Chaos in Tejas
Reviewed by Raoul Hernandez, Fri., June 10, 2011
Chaos in TejasHere, there, everywhere, June 2-5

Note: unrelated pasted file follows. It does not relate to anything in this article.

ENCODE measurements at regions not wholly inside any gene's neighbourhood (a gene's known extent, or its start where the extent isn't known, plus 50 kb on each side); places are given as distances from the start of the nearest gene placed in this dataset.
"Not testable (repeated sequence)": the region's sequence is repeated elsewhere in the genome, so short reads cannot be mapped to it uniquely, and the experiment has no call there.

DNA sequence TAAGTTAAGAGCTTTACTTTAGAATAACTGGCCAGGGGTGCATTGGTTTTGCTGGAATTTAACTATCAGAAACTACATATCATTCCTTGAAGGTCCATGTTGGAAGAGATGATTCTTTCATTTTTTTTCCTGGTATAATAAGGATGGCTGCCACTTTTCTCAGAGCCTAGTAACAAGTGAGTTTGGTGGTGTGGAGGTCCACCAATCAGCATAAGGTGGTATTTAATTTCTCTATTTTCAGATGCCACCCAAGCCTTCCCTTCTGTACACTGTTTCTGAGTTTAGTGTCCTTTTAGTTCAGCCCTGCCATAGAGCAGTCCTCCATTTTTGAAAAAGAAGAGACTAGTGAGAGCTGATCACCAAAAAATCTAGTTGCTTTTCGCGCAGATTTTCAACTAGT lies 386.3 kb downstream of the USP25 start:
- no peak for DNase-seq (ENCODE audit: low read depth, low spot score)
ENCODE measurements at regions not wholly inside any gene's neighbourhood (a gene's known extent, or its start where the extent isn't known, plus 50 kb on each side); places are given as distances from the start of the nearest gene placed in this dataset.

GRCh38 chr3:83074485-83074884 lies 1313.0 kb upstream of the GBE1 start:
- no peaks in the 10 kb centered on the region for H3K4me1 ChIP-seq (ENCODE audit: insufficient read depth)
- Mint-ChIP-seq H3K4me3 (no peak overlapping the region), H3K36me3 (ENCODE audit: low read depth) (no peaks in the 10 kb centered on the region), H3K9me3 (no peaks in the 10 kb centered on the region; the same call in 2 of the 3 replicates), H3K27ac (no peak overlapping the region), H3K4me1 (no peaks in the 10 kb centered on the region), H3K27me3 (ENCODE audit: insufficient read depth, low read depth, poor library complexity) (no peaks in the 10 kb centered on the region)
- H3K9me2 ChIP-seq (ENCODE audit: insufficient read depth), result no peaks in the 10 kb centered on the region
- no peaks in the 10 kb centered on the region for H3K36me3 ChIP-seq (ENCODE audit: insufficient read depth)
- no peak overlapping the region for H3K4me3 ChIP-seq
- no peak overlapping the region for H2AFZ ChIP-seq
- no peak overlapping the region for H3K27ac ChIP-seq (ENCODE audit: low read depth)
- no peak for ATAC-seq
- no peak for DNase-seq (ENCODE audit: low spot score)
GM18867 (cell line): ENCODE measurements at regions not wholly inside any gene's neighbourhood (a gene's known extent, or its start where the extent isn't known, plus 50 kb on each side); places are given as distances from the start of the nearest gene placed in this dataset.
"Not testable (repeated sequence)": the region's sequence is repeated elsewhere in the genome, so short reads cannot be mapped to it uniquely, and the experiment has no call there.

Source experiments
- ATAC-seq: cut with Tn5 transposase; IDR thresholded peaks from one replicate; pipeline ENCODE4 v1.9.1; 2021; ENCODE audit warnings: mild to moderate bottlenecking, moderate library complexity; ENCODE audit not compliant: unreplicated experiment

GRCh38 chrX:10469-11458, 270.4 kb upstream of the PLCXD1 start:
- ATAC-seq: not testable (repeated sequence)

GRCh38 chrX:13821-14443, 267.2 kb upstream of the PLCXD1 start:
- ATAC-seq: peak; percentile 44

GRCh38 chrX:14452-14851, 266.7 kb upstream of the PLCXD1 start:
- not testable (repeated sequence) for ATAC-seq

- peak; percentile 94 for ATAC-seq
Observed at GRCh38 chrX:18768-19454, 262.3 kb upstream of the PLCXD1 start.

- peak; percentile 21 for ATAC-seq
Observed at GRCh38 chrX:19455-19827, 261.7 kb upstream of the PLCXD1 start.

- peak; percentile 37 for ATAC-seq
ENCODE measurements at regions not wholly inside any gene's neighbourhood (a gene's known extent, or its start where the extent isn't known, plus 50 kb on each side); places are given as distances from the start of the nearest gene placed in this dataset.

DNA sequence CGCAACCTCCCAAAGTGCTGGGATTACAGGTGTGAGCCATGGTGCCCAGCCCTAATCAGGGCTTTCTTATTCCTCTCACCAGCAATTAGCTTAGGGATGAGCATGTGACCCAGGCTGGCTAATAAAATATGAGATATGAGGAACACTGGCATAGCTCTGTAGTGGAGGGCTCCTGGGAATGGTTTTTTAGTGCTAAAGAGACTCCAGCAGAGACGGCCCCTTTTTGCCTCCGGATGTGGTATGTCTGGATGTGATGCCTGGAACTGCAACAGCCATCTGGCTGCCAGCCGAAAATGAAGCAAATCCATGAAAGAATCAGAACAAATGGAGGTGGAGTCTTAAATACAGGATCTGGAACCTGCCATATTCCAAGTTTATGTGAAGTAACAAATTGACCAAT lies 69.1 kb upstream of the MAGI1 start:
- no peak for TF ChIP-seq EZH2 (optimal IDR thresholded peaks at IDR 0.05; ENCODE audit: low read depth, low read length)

Punk and metal don't mingle much outside the actual musicians inciting all the moshing. Each strain infects the other irrevocably. And yet one would be hard-pressed to identify the crossover between the black-clad horde of hellhounds gathered Friday night at Emo's for death metal legacy Autopsy and the maelstrom of preppies and punks assembled Sunday at Mohawk for Fucked Up. A one-man South by Southwest, Chaos in Tejas organizer Timmy Hefner made both shows, and by the looks of his subtle but ubiquitous presence all weekend, he may have been at every single show staged from Antone's to the Scoot Inn. Spring in the live music capital is murder: SXSW, Old Settler's Music Festival, Austin Psych Fest, Pachanga. Insatiable Austin. Like March madness, though, only Chaos in Tejas traffics in the unknowable, not just by booking foreign and underground acts, but also in the alchemy of gathering them all into our presently boiling cauldron over one insane weekend. SXSW and Chaos share that built-in sense that no matter how revolutionary the talent you're witnessing, there's a dozen equally revelatory acts you're missing. Local metallurgists Mammoth Grinder straddle both sides of the Chaos coin, sharing members with hardcore mongers Hatred Surge yet augmented inside Red 7 on Thursday's opening night with an Iron Age axe-grinder. Just as the quartet touched off a mosh on the absolute tear of its opener, outside at the same venue an altogether different grouping began overlapping with the early UK R&B gone punk of the OBN III's – the Yardbirds meet the Huns. "I know there's a metal show inside that's way more appealing," panted local namesake Orville Bateman Neeley, "but really, metal is 'No Way To Rock 'n' Roll.'" Pavlovian chants on the order of "I can't wait till you shut up!" proved their point straight into the lens of Matador A&R Austinite Gerard Cosloy's iPhone. Indiana post-punk/post-rock/post-pop foursome TV Ghost rocked and writhed behind the rooster-red shock of hair sprouting from frontman Tim Gick – visions of a young Charlie Sexton – but inside metal proved a viable way to headbang, with death and doom reigning from Olympia, Wash., (Bone Sickness) and San Francisco (Acephalix) all the way to Denmark (Undergang) and Finland (Hooded Menace). Slipping a roofie into Friday's happy hour, UK veterans Orange Goblin leavened their Black Sabbath/Deep Purple bog rock with a charge of Steppenwolf, "They Come Back (Harvest of Skulls)" the latest in zombie chic. Across Downtown at Fifth and the Home of the Blues, Syrian marketplace Omar Souleyman demonstrated to an Antone's throng why his wedding-singer karaoke rocks the casbah from the Middle East to the Southwest. Autopsy afterward at Emo's, while somewhat hackneyed on a newly recorded return to form in Macabre Eternal, devastated downstairs at punk/metal central with a faster cut of metallic gore than era counterparts Obituary, whose sundering at Sixth and Red River last year ground with a similarly industrial inevitability. Saturday again at Emo's, three of the four Japanese bands making sushi of Chaos that night clustered before, during, and after a genuine hardcore punk convergence at Mohawk for Youth of Today. "Do you guys have the stage-diving app?" wondered YOT's voice of reason, Ray Cappo, barking out asphalt slabs of rhythmic throb and punch. "Disengage," "Break Down the Walls," and trademark 7 Seconds cover and closer "Young Till I Die" tested the local mettle, with at least one Fun Fun Fun Fest booker leaping joyfully off the stage during the hour's worth of greatest fits. The brimming venue, a war zone of testosterone-tossed bodies, rained Lone Star and sweat. Art-punk mascara smearing from Origin of M (Hiroshima), free-punk spazz off Isterismo (Tokyo), and hardcore melodic ruin by Kriegshög (also Tokyo) battened down Emo's outside, while in the front room the Mercyful Fatalisms of Iron Age packed the pit and pierced eardrums, frontman Jason Tarpey like some Norse horn of the Valkyries. Nagasaki-born trio Guitar Wolf boogied a furious amalgam of Ramones/Stooges/Radio Birdman outdoors at Red 7, leather-clad singer Seiji shaking, quaking, and stage-diving, an alternate Elvis complete with "Rock & Roll" stamped in steel studs on his belt. Sunday raged Chaos beginning before noon, but the dinner hour belonged to Mohawk as more punk-bred Tokyo takedowns, the Slowmotions, set the stage for Fucked Up. "I love this city," proclaimed the Toronto sextet's big, bearish motivator Damian Abraham, well into the hourlong vortex of his self-made mosh outside. "You should come to Canada. We don't have to pay for medicine. I'd trade all the free health care in Canada for a Torchy's franchise ...." Boutique tacos and the band's infectious, buzz-saw abandon – Broken Social Scene gone Monotonix? – equals hardcore heaven in Abraham's shamaniac appeal and David Lee Roth stage antics. Chaos in Tejas is Fucked Up.